Iran and Russia 'united' on Syria

Iran and Russia 'united' on Syria
The foreign ministers of Russia and Iran warned against outside attempts to dictate outcome to the Syrian civil war, saying that their countries' maintain a united position on Syria.
2 min read
17 August, 2015
Zarif (L) and Lavrov stressed their states' common position to resolving the Syrian crisis [Getty]

The foreign ministers of Russia and Iran said after talks in Moscow that their two countries have a united position on Syria, with both diplomats warning against any outside attempt to dictate a resolution to the Syrian civil war.

The nuclear deal reached last month between Iran and world powers has led to a series of diplomatic moves aimed at achieving some sort of breakthrough in Syria.

Russian Foreign Minister Sergey Lavrov met last week with members of the Syrian opposition, while his Iranian counterpart, Mohammad Javad Zarif, was in Damascus to discuss ways of ending the war with Syrian President Bashar al-Assad.

"Our states hold a common position on regulating the Syrian crisis," Zarif, speaking through a translator, said at a joint news conference with Lavrov. "The Syrians must themselves decide their fate and their future, and foreign states should only make this easier."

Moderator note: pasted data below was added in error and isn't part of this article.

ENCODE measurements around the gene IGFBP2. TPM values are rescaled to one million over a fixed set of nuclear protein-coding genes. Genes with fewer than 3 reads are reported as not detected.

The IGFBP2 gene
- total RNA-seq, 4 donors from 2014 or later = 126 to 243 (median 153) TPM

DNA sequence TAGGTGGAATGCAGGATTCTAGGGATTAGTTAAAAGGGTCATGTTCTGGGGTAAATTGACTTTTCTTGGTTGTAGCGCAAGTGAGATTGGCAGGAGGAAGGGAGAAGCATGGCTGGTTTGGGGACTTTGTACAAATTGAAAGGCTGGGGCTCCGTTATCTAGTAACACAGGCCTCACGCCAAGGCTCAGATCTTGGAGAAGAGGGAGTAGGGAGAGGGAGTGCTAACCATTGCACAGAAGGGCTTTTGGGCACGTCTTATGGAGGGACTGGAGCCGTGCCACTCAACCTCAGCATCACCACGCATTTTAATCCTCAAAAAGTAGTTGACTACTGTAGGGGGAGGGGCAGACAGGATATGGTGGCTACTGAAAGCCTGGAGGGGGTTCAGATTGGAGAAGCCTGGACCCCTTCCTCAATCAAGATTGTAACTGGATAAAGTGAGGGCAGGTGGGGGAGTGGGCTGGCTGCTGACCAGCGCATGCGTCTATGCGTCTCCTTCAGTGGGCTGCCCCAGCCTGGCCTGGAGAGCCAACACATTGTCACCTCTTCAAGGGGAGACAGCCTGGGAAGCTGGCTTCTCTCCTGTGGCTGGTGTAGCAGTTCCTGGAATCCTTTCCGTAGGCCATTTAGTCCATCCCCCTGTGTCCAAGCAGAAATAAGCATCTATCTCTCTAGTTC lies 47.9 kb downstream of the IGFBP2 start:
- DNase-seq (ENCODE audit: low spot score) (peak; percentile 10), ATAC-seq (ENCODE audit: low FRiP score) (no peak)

Moscow and Tehran have both supported Assad in the conflict, which has left more than 250,000 people dead since it began in 2011.

The nuclear deal, which lifts sanctions against Iran in exchange for curbs on its nuclear program, has raised expectation in Russia for expanded trade with Iran, including in nuclear energy and defence. Zarif and Lavrov said they discussed the construction of new nuclear reactors and other projects.

Meanwhile, addressing the assembled members of an Iranian non-governmental organisation recently, Iran's Supreme Leader Ali Khamenei said that despite the ground-breaking nuclear deal with Western powers, Tehran would not permit western political, economic or cultural influence in Iran. He also added that the fate of this deal was still unclear, as it had not yet been officially ratified by Iran or the US.